Lauritzen v. Larsen
United States Supreme Court
345 U.S. 571 (1953)
While temporarily in New York, Larsen (plaintiff), a Danish seaman, signed documents to join the crew of the Randa, a Danish ship. The Randa was owned by Lauritzen (defendant), a Danish citizen. The documents that Larsen signed provided that any injury sustained aboard would be governed by Danish law as well as Lauritzen’s contract with the Danish Seamen’s Union, of which Larsen was a member. While the Randa was in Cuban waters, Larsen was injured aboard. Larsen filed suit in federal district court in New York under the Jones Act, a United States law that protected seamen who suffer personal injury during a voyage. Lauritzen argued that Larsen had already received all compensation available under Danish law. Larsen argued that Lauritzen’s business with the United States served as a legitimate basis for the court’s jurisdiction over the dispute. The district court agreed and issued a judgment against Lauritzen. Lauritzen appealed. The court of appeals affirmed. The United States Supreme Court granted certiorari to review.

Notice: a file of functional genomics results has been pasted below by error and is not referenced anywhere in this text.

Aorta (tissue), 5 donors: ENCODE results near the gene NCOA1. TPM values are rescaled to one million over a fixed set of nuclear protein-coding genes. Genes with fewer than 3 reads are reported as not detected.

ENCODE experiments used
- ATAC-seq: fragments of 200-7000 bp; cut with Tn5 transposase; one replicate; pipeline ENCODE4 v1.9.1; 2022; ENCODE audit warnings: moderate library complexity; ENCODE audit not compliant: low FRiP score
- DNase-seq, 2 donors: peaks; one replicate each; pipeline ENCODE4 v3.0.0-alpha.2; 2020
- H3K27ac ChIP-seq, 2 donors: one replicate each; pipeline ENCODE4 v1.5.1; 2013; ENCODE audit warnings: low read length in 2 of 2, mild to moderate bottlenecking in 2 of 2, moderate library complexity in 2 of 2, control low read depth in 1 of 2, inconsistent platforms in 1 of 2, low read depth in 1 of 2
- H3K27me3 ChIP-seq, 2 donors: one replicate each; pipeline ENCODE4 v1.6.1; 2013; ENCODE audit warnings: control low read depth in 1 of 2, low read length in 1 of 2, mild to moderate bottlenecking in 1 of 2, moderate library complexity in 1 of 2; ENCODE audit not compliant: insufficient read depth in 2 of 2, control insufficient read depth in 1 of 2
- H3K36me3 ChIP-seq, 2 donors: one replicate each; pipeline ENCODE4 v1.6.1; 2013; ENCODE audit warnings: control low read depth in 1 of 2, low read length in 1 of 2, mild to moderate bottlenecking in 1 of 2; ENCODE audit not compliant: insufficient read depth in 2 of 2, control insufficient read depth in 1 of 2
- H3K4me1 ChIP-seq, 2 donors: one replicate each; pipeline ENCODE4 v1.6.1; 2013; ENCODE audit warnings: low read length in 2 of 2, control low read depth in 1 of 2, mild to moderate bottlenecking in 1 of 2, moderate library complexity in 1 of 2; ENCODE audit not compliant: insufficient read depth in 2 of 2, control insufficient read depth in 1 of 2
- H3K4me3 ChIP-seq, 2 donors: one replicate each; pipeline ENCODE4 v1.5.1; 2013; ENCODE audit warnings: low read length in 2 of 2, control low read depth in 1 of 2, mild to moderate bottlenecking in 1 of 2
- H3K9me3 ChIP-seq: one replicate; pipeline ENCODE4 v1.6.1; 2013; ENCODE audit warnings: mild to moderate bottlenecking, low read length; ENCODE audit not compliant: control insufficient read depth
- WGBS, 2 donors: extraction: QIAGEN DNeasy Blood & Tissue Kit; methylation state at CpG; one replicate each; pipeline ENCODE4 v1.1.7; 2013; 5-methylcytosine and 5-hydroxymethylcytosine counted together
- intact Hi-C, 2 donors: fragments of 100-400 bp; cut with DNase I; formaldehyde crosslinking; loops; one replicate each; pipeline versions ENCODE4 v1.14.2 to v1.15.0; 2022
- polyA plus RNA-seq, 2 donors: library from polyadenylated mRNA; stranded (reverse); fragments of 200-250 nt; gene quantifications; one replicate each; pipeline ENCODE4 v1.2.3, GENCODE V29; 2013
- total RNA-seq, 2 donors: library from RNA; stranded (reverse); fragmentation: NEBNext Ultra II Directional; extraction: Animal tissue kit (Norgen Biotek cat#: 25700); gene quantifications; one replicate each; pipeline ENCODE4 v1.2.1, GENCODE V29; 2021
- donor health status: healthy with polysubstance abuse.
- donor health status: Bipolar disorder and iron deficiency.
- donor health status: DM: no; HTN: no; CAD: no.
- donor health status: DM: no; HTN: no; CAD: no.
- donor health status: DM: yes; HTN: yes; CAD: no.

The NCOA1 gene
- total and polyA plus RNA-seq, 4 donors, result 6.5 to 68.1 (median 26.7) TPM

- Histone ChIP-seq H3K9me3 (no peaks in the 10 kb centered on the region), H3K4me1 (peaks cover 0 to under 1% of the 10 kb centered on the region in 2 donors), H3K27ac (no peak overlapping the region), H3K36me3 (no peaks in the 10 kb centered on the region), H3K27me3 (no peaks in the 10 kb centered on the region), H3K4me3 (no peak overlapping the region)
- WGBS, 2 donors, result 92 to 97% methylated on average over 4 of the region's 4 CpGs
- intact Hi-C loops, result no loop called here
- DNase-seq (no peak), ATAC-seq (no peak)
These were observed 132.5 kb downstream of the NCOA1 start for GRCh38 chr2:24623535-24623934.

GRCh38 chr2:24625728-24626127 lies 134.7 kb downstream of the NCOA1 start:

Rule of Law
Holding and Reasoning (Jackson, J.)
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